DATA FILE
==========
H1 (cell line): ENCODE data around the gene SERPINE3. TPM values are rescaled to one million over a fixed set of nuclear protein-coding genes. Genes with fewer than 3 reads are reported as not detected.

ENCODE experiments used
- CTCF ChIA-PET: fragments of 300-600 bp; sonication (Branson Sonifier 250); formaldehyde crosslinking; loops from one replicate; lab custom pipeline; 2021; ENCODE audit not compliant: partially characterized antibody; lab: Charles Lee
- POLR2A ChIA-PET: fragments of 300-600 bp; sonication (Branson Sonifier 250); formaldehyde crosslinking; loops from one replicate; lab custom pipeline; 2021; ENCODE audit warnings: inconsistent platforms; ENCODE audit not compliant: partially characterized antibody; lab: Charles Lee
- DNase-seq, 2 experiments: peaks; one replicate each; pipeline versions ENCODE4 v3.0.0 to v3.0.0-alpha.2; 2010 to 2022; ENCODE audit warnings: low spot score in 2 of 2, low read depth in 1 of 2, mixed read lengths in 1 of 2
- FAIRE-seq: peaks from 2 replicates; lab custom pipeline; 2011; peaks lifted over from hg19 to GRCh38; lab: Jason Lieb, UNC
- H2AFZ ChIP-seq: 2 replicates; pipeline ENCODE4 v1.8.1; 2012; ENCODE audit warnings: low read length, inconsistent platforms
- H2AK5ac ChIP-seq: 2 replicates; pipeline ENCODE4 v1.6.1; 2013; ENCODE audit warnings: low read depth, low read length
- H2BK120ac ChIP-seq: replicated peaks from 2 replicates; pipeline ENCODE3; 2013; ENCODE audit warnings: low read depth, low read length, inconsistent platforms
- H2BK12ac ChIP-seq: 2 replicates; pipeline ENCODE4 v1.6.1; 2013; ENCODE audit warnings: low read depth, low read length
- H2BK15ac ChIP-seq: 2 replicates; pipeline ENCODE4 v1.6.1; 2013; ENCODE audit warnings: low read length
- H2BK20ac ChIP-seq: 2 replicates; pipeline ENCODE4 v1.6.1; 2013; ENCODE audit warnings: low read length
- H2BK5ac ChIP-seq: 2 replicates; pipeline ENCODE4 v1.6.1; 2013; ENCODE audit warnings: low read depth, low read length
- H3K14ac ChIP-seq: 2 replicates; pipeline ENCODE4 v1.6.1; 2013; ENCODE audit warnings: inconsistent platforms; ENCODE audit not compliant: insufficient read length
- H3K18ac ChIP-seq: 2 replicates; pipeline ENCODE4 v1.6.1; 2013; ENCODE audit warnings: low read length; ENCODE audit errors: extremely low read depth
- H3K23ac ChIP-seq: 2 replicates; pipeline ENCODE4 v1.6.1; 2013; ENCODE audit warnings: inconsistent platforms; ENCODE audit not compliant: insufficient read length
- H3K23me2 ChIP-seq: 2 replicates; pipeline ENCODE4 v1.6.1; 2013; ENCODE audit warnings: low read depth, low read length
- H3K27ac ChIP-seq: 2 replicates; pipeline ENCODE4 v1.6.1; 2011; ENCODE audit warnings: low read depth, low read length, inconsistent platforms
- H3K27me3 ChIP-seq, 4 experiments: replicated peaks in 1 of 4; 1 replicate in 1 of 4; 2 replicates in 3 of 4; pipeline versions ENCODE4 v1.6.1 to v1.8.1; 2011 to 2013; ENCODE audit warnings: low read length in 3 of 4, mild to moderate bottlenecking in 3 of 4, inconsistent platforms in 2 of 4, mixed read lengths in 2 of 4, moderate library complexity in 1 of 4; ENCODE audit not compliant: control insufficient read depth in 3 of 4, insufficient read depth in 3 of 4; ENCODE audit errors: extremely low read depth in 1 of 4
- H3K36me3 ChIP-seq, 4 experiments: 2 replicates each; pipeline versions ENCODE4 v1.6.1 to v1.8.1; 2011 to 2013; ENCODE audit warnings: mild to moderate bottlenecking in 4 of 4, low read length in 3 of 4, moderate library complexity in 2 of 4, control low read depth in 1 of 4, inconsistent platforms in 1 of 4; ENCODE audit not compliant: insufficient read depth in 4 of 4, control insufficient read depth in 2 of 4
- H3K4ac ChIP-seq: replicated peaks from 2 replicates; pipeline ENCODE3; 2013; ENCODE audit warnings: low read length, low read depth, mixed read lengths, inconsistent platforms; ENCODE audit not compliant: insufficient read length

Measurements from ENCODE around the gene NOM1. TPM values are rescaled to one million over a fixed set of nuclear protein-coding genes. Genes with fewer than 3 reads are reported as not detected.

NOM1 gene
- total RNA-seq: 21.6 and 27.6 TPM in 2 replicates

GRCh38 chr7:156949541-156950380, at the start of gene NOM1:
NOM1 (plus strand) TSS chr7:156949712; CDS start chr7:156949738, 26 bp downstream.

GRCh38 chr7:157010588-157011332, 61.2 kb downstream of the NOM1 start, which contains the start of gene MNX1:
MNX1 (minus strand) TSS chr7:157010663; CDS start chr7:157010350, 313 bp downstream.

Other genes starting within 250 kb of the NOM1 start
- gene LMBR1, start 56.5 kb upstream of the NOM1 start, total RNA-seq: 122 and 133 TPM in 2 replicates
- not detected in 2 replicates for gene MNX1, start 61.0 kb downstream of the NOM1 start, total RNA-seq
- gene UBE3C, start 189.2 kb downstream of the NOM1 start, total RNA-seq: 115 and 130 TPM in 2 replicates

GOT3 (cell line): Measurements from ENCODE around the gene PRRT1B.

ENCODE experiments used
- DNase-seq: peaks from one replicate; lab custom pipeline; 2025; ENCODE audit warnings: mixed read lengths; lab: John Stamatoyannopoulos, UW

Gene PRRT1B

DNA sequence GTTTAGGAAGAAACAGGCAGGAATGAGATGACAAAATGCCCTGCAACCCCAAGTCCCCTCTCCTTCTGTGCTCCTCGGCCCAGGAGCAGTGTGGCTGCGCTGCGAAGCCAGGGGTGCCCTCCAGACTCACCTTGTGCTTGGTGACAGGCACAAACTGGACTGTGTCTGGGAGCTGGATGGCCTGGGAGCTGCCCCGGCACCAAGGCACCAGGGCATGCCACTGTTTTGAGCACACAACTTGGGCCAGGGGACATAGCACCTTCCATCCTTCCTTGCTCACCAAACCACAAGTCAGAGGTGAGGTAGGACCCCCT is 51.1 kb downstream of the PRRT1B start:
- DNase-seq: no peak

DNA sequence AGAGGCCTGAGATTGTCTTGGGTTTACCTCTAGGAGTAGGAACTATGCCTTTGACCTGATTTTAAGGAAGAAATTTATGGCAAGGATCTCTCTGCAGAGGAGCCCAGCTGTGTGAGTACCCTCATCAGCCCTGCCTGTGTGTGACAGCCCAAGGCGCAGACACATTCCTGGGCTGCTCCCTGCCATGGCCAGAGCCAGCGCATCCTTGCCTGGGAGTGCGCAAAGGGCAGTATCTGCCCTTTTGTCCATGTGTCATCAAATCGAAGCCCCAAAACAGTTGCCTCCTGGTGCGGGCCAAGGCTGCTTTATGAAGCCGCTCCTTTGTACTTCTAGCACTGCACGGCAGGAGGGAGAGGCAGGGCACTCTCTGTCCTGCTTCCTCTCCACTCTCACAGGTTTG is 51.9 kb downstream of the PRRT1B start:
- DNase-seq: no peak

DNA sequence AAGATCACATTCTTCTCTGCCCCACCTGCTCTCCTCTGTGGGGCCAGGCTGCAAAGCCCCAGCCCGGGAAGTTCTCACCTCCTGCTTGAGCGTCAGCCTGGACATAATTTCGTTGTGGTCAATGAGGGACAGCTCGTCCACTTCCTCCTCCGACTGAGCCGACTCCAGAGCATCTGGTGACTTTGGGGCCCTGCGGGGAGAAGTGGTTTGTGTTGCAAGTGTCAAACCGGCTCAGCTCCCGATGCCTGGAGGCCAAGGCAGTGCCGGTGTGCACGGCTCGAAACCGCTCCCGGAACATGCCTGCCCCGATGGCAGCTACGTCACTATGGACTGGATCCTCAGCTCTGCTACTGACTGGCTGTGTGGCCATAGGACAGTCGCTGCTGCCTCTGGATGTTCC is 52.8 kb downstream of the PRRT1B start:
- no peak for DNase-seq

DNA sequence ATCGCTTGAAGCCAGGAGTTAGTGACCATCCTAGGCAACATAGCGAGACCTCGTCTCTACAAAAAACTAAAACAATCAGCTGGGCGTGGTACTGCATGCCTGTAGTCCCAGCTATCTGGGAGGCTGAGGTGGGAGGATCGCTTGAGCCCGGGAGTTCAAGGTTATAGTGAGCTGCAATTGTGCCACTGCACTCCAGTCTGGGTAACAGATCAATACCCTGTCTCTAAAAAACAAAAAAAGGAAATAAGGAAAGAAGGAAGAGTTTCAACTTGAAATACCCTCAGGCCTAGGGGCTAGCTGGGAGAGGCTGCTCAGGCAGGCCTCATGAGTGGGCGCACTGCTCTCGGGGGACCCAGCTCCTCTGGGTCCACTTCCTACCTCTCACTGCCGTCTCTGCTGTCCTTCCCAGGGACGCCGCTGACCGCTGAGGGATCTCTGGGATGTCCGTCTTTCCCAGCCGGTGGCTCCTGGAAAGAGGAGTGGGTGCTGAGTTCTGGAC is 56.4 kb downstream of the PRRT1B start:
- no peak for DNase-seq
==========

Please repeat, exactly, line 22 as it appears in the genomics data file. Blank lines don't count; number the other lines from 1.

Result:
Measurements from ENCODE around the gene NOM1. TPM values are rescaled to one million over a fixed set of nuclear protein-coding genes. Genes with fewer than 3 reads are reported as not detected.